The latest U.S. Census Bureau report shows that homeownership was only up 0.1% from the last quarter despite news of ever-increasing home sales. Experts estimate a current average of 20% of home sales go to investors, but new government programs to provide bulk purchase options to big buyers and the fact that investor-bought homes are not included on census rolls for homeownership likely mean that number is significantly higher. Experts at Capital Economics say that the marginal increase in homeownership will erode into freefall as the economic downturn persists and rentals become a more desirable option for Americans. For more on this continue reading the following article from TheStreet.
The supply of empty homes for rent is falling, and the nation’s homeownership rate is hovering near a fifteen year low.
How can that be when the housing market is finally turning around and more homes are selling?
The answer is simple: Investors.
Claim up to $26,000 per W2 Employee
- Billions of dollars in funding available
- Funds are available to U.S. Businesses NOW
- This is not a loan. These tax credits do not need to be repaid
The nation’s home ownership rate ticked up a statistically insignificant basis point, from 65.5% in the first quarter of this year to 65.6% in the second quarter, according to the U.S. Census Bureau. Q1 was the lowest home ownership rate since 1997 and is down from the peak of 69.4% in 2004.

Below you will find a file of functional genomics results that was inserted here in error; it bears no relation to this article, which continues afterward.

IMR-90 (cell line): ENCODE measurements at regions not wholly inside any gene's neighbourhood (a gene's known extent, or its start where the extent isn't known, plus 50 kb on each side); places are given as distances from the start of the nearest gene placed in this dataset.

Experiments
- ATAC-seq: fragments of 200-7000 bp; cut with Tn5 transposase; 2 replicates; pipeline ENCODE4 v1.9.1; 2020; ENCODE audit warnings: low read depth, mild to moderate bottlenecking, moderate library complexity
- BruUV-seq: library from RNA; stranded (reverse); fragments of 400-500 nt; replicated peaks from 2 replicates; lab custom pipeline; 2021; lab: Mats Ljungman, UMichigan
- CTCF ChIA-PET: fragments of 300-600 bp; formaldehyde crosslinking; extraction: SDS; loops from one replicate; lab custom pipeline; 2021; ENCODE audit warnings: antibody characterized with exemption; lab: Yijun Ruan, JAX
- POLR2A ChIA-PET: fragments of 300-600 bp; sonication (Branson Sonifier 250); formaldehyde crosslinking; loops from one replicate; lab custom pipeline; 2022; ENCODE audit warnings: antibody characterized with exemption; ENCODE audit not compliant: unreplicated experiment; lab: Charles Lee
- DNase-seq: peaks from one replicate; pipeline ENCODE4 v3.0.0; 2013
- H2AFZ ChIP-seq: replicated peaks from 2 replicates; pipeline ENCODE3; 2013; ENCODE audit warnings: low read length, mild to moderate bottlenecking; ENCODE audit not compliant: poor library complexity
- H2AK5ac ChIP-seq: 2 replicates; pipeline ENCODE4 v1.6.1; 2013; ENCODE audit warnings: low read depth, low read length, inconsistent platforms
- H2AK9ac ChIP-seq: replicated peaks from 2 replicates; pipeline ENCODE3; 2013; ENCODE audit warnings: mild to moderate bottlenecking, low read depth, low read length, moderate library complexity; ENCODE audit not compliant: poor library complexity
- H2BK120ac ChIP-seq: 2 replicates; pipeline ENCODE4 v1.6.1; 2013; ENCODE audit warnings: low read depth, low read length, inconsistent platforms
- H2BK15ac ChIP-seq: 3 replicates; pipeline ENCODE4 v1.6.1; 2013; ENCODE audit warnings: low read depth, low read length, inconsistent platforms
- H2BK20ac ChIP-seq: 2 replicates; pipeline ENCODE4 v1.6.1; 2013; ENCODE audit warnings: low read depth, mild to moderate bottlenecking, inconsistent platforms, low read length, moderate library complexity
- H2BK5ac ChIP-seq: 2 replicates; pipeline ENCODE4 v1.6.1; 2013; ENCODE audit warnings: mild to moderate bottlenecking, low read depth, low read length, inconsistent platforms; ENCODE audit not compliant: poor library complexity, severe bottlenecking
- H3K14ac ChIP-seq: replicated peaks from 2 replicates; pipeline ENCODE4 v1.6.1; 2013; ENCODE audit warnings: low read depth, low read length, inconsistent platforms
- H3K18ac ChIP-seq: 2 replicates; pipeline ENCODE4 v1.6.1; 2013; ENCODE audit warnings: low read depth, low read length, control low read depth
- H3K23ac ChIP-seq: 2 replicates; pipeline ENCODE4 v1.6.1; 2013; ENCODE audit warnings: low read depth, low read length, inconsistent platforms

Given that home sales improved significantly during the first half of this year, you would think that home ownership rate should have surged higher, but the rate is calculated using only owner-occupied homes. If an investor buys one home or 100 homes, those homes are not even put into the calculation because they owner doesn’t live in the homes. Realtors estimate around 20% of homes sales are currently to investors, but given bulk deals offered by the government and banks on foreclosed properties, that percentage is likely higher.
"The very modest increase in the homeownership rate in Q2 does not persuade us to alter our view that the share of the population who own their home will fall further over the next couple of years," writes Paul Diggle of Capital Economics. "Meanwhile, supply conditions in the rental market are tightening, with a falling proportion of single and multi-family rental homes vacant."
Rental vacancies in fact fell to their lowest rate since 2001. That is why so many investors are rushing in to buy distressed properties. The rental market his hot and getting hotter. Average asking rent rose five percent from a year ago, though they are down slightly from the previous quarter.
Since the peak of home ownership in 2004, six and a half million additional U.S. households are renting, which Diggle calculates is equivalent to 90% of the increase in total household numbers over that time. He estimates home ownership will fall to 64% over the next two years.
An investor-driven recovery in home sales is certainly positive and is helping to clear the huge backlog of distressed properties on the low end; investors are necessary now, but until real owner-occupants, including the all-important first-time home buyer, return, a robust recovery in all price tiers of the market will remain out of reach.
This article was republished with permission from TheStreet.